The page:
Corrective Labor Colony ‘Perm-36’ in the Memory of Neighbouring Villages Residents

Corrective Labor Colony ‘Perm-36’ in the Memory of Neighbouring Villages Residents

Riazanova S.V.

Dr. Sci. (Philos.), Leading Researcher, Institute for Humanitarian Studies of PFRC UB RAS, Prof., Perm State Agro-Technological University, Perm, Russia

Mitrofanova A.V.

Dr. Sci. (Pol.), Leading Researcher, Institute of Sociology of FCTAS RAS; Prof., Financial University under the Government of the Russian Federation, Moscow, Russia

ID of the Article:

The research was funded by the RSF, project № 22-28-00836.

For citation:

Riazanova S.V., Mitrofanova A.V. Corrective Labor Colony ‘Perm-36’ in the Memory of Neighbouring Villages Residents. Sotsiologicheskie issledovaniya [Sociological Studies]. 2023. No 7. P. 117-126


Conceptually the article is built upon cultural trauma theory. The study, based on a qualitative analysis of interviews conducted in the late 1990s, reveals specific distinctions of the collective memory of villagers in the proximity of a former corrective labor colony for political detainees in Perm Krai, on the site of which the Memorial Museum and Reserve of the Political Repression History “Perm-36” currently works. The interviewers found out that the locals refuse to play the role of witnesses to the colony’s life, and that it exists in their memory rather as an alien and non-transparent object. Therefore, formally speaking about detainees, local residents actually talk about themselves, creating an image of their own life with forced labor, everyday hardships and shortages, which, in some historical periods, did not differ much from life in the labor camps. By contrast, the colony is represented in their collective memory as a well-organized and rich enterprise, and the life of detainees looks like deserving envy. Working there in the eyes of the local residents is sometimes associated with the possibility to improve one’s labor conditions and to move up the social ladder. The few relatively detailed narratives, most likely, originate from mass media of the early 1990s, when the topic of Soviet repression was broadly discussed. Most of the collective farmers view the museumification of the colony as meaningless, considering it a fraud and a waste of money. Exhibits of the memorial museum, where their vision is not presented, are seen by the locals as an encroachment on their own history. Encouraged by the interviewers to talk about the colony that is unimportant for them, villagers try to narrate about themselves, denying that they are “witnesses” to anything. These particular cases discussed in the article demonstrate that entire social groups (for example, the peasantry) are excluded from the national historical memory, and that such groups have to bear testimony of their traumatizing experience in an indirect way. The authors conclude that the routine approach to commemorating political repressions needs to be reconsidered in order to work out a comprehensive memory politics, because as long as the above-mentioned groups remain deprived of the opportunity to theorize and to construct their own version of cultural trauma, it remains impossible to create a common national narrative that makes sense of the XX century repressions.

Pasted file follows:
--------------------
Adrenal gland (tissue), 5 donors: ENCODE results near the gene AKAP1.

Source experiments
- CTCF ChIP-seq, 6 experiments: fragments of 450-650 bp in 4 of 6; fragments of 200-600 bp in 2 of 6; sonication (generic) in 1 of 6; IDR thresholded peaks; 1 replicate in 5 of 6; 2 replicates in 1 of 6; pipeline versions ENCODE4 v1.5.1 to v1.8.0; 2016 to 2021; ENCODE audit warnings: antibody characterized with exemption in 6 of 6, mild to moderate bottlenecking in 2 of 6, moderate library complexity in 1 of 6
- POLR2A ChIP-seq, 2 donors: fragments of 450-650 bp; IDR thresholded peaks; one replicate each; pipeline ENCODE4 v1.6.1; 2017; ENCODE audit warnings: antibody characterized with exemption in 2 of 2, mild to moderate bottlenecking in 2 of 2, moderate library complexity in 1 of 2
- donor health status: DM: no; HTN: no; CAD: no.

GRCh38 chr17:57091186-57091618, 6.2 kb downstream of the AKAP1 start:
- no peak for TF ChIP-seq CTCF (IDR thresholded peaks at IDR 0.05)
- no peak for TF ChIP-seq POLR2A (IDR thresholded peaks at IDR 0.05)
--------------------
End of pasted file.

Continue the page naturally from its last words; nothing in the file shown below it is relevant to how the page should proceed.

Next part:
political repression; Perm-36; cultural trauma; collective memory; testimony; memory politics


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Content No 7, 2023